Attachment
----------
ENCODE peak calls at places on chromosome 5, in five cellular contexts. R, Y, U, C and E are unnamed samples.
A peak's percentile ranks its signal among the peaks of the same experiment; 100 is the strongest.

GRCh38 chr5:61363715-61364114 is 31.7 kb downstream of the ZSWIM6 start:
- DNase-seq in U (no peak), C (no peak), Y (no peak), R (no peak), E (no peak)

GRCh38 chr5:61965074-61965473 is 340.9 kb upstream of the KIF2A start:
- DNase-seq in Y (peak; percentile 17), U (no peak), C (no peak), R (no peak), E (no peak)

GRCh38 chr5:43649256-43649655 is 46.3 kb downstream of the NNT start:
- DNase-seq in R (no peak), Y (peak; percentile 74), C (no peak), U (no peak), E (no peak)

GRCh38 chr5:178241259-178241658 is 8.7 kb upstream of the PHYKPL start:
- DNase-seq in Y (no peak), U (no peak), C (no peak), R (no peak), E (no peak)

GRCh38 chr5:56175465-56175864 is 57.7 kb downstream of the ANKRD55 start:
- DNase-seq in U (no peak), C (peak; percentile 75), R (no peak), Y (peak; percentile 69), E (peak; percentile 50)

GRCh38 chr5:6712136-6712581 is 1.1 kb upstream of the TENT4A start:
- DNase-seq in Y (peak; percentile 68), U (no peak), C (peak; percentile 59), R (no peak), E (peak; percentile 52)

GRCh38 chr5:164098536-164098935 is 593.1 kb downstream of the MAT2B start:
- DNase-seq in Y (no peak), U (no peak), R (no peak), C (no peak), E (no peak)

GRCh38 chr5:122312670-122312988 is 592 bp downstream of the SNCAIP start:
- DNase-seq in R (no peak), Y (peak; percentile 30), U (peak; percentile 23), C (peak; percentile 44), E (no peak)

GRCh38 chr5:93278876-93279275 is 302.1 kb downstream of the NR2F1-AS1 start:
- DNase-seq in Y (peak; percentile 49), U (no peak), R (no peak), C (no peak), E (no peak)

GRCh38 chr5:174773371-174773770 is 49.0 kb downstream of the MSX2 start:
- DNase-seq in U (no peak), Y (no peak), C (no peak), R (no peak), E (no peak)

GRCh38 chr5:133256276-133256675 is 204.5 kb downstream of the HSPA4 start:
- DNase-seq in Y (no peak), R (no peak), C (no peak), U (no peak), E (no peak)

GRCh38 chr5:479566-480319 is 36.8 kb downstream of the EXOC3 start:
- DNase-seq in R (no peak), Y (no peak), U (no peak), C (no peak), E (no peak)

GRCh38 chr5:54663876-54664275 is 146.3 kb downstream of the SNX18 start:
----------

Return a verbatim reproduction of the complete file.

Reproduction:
ENCODE peak calls at places on chromosome 5, in five cellular contexts. R, Y, U, C and E are unnamed samples.
A peak's percentile ranks its signal among the peaks of the same experiment; 100 is the strongest.

GRCh38 chr5:61363715-61364114 is 31.7 kb downstream of the ZSWIM6 start:
- DNase-seq in U (no peak), C (no peak), Y (no peak), R (no peak), E (no peak)

GRCh38 chr5:61965074-61965473 is 340.9 kb upstream of the KIF2A start:
- DNase-seq in Y (peak; percentile 17), U (no peak), C (no peak), R (no peak), E (no peak)

GRCh38 chr5:43649256-43649655 is 46.3 kb downstream of the NNT start:
- DNase-seq in R (no peak), Y (peak; percentile 74), C (no peak), U (no peak), E (no peak)

GRCh38 chr5:178241259-178241658 is 8.7 kb upstream of the PHYKPL start:
- DNase-seq in Y (no peak), U (no peak), C (no peak), R (no peak), E (no peak)

GRCh38 chr5:56175465-56175864 is 57.7 kb downstream of the ANKRD55 start:
- DNase-seq in U (no peak), C (peak; percentile 75), R (no peak), Y (peak; percentile 69), E (peak; percentile 50)

GRCh38 chr5:6712136-6712581 is 1.1 kb upstream of the TENT4A start:
- DNase-seq in Y (peak; percentile 68), U (no peak), C (peak; percentile 59), R (no peak), E (peak; percentile 52)

GRCh38 chr5:164098536-164098935 is 593.1 kb downstream of the MAT2B start:
- DNase-seq in Y (no peak), U (no peak), R (no peak), C (no peak), E (no peak)

GRCh38 chr5:122312670-122312988 is 592 bp downstream of the SNCAIP start:
- DNase-seq in R (no peak), Y (peak; percentile 30), U (peak; percentile 23), C (peak; percentile 44), E (no peak)

GRCh38 chr5:93278876-93279275 is 302.1 kb downstream of the NR2F1-AS1 start:
- DNase-seq in Y (peak; percentile 49), U (no peak), R (no peak), C (no peak), E (no peak)

GRCh38 chr5:174773371-174773770 is 49.0 kb downstream of the MSX2 start:
- DNase-seq in U (no peak), Y (no peak), C (no peak), R (no peak), E (no peak)

GRCh38 chr5:133256276-133256675 is 204.5 kb downstream of the HSPA4 start:
- DNase-seq in Y (no peak), R (no peak), C (no peak), U (no peak), E (no peak)

GRCh38 chr5:479566-480319 is 36.8 kb downstream of the EXOC3 start:
- DNase-seq in R (no peak), Y (no peak), U (no peak), C (no peak), E (no peak)

GRCh38 chr5:54663876-54664275 is 146.3 kb downstream of the SNX18 start: